Idlewild by Anna Knowles

         The Ohio is a dirty brown marble rolling
         west though its pace tells us otherwise.
                      We hover outside Louisville just enough
to know absence, to feel ourselves rippling apart.
                                            The humidity alone peels.
                      The first rush of the locals
ripens into a pallid afterthought, a condition otherwise known
         of as portraiture. Just as the sky faces us
         seeing how we’ve aged beneath its wilderness, the atmosphere
                             kneels down to present daydreams that never happen. 

Perhaps this is a race I’m too late in noticing—
                      always close to shore, we move from mud
                      to nothingness, a no-place suspended above
                             steam. The calliope stumbles through a hot-tempered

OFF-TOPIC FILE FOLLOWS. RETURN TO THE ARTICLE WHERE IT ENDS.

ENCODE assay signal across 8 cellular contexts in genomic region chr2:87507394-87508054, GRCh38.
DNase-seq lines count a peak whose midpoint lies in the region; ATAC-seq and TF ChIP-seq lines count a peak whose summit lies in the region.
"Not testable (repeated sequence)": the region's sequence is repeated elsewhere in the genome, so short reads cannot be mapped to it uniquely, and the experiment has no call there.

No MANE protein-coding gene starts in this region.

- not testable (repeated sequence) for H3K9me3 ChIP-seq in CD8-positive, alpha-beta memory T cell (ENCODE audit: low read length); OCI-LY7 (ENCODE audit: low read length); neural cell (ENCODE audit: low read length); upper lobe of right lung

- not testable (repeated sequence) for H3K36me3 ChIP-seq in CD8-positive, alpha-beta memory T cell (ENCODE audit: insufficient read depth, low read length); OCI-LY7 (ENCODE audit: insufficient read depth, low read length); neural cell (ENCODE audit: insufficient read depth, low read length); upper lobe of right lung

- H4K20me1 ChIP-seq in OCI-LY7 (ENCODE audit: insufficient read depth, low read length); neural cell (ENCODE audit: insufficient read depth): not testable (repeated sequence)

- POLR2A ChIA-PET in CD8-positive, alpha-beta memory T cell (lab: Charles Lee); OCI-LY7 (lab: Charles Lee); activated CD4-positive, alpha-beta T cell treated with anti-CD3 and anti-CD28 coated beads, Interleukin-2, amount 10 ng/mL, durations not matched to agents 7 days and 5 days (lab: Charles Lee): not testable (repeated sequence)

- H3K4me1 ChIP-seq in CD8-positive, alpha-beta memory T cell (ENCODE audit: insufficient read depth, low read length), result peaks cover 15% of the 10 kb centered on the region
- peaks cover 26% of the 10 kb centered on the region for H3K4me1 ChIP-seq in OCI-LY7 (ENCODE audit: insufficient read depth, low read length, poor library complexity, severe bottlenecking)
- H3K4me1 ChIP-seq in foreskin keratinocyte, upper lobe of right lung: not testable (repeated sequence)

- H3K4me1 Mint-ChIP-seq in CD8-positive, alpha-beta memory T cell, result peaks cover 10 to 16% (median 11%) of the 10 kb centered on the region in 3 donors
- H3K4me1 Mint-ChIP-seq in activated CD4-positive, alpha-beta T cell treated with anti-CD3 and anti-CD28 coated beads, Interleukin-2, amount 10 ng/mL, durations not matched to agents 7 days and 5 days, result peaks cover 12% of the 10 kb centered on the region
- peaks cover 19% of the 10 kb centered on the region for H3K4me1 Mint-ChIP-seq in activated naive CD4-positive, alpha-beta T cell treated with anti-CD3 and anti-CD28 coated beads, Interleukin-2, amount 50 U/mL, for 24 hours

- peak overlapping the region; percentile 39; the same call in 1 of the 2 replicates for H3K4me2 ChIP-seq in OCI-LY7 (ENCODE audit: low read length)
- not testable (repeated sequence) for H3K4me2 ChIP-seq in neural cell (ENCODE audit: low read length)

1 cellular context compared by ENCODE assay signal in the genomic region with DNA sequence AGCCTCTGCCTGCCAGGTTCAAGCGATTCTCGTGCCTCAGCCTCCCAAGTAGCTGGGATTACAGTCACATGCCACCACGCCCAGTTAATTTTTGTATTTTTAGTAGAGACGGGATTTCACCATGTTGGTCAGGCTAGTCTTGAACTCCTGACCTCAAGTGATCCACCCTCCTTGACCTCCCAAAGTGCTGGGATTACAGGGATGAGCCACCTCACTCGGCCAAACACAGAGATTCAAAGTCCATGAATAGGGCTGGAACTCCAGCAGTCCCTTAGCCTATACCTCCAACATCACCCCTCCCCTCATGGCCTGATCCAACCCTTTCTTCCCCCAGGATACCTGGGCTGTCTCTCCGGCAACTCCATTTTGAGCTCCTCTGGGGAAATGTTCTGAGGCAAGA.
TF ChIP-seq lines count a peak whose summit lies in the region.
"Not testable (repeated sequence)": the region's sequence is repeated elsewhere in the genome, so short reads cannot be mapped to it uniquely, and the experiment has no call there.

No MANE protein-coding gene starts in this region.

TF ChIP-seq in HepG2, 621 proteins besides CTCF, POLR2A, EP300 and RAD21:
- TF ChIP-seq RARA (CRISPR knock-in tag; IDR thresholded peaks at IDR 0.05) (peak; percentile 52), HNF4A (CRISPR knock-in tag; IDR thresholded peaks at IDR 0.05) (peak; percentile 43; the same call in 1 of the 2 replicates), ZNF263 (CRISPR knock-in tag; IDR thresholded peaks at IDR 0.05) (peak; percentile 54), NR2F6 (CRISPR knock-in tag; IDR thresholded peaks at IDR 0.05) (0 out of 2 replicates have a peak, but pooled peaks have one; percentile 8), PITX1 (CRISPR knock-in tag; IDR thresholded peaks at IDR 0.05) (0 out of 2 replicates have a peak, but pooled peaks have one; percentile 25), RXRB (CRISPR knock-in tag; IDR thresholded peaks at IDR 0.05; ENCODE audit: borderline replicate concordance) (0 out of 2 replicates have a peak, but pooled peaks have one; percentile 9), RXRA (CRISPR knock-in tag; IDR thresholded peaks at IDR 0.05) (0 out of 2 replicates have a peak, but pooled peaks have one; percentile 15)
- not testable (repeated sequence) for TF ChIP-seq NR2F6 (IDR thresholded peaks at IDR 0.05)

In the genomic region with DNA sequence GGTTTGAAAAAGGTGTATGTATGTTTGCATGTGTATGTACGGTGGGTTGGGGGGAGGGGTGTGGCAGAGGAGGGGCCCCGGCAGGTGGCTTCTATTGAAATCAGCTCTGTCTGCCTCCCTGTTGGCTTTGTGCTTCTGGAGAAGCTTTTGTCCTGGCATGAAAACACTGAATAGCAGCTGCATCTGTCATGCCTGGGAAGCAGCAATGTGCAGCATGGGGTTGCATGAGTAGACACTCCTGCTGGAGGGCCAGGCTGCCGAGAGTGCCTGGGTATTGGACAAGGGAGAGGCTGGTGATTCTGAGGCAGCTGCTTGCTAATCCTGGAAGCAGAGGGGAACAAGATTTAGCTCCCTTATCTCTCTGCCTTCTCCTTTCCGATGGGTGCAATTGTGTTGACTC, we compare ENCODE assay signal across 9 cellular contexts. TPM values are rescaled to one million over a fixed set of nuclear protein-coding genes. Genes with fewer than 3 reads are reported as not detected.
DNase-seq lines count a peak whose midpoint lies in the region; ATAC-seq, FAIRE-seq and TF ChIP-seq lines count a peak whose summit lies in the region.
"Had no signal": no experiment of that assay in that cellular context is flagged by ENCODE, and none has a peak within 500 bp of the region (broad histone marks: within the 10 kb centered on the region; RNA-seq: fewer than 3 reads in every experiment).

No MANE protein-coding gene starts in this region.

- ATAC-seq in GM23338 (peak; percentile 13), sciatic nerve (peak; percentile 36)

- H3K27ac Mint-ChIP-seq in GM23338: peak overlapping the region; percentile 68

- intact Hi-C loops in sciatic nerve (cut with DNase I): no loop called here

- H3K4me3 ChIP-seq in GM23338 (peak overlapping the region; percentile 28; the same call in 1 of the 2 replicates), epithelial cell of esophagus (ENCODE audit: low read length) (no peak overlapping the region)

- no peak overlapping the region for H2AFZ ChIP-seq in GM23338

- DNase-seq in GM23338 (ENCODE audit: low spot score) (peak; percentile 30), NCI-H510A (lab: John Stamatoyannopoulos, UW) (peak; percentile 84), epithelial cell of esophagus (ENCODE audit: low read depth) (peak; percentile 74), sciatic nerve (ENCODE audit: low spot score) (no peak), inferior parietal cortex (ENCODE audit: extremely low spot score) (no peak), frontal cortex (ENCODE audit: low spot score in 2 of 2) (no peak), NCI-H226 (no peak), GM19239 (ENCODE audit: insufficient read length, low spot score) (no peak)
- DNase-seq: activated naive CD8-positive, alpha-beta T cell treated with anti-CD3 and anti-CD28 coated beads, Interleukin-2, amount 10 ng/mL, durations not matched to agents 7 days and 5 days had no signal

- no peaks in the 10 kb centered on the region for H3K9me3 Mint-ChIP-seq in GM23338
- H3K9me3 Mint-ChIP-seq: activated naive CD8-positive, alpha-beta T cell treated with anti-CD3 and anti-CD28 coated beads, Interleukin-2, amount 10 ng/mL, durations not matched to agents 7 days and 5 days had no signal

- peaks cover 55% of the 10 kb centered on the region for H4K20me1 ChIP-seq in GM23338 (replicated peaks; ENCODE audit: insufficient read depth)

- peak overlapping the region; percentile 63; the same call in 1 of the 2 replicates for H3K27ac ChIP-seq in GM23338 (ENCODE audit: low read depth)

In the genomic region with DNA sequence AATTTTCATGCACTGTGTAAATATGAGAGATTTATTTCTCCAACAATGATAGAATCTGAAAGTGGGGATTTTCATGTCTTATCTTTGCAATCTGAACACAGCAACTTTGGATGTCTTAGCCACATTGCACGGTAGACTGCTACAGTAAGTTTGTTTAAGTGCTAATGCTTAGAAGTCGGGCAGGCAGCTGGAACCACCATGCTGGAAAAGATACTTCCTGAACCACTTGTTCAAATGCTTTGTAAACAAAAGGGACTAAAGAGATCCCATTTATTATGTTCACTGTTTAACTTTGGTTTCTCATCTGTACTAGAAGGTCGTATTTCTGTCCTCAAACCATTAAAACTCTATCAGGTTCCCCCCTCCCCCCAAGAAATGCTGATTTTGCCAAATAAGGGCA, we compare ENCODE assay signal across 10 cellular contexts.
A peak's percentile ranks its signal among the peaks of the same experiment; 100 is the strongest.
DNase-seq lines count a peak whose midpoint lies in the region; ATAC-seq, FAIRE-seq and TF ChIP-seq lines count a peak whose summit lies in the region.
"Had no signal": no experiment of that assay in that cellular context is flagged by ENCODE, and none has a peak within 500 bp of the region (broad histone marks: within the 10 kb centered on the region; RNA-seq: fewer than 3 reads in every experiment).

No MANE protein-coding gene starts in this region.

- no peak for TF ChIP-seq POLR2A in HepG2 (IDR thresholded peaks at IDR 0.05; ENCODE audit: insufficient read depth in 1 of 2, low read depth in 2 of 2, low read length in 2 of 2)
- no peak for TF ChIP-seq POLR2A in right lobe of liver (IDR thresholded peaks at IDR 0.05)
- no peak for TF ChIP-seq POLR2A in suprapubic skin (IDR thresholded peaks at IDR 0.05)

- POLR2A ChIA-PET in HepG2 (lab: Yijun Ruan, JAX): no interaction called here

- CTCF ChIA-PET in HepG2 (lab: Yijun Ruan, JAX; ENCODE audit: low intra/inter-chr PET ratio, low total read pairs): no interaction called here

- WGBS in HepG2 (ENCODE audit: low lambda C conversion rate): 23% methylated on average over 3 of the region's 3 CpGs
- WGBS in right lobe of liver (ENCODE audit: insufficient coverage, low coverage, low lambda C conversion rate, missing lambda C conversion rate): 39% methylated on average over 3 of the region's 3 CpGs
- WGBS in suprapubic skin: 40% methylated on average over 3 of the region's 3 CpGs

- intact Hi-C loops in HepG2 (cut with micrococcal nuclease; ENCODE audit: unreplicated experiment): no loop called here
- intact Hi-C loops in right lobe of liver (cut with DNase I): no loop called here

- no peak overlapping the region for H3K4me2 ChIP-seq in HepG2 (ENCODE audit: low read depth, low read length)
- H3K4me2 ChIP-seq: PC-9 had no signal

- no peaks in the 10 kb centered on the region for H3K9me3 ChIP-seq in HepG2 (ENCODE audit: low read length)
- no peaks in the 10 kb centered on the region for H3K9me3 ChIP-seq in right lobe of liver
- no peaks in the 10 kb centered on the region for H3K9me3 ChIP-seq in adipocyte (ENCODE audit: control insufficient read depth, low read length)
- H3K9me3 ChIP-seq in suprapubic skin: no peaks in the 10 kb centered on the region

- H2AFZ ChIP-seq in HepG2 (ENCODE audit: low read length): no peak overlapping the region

version of Waiting For Robert E Lee Down Yonder 

         and history wears us long enough to know the year. Halves
of hands pierce hot smoke as we slip beneath
                      Big Four Bridge. Long-elbowed waves, goodbye—
         quick wrist flips, if you must go, be quick—

and nothing good happens fast because this is the good
         that moves pools of movement parting waves parting
                      lips almost as wet. I want to pull pedestrians from steel

trusses into the murky light of the riverbed but their hands
                      are too far to reach, the Belle lurches forward, beckons
                      in every direction as we turn—to me, to you.

About Anna Knowles

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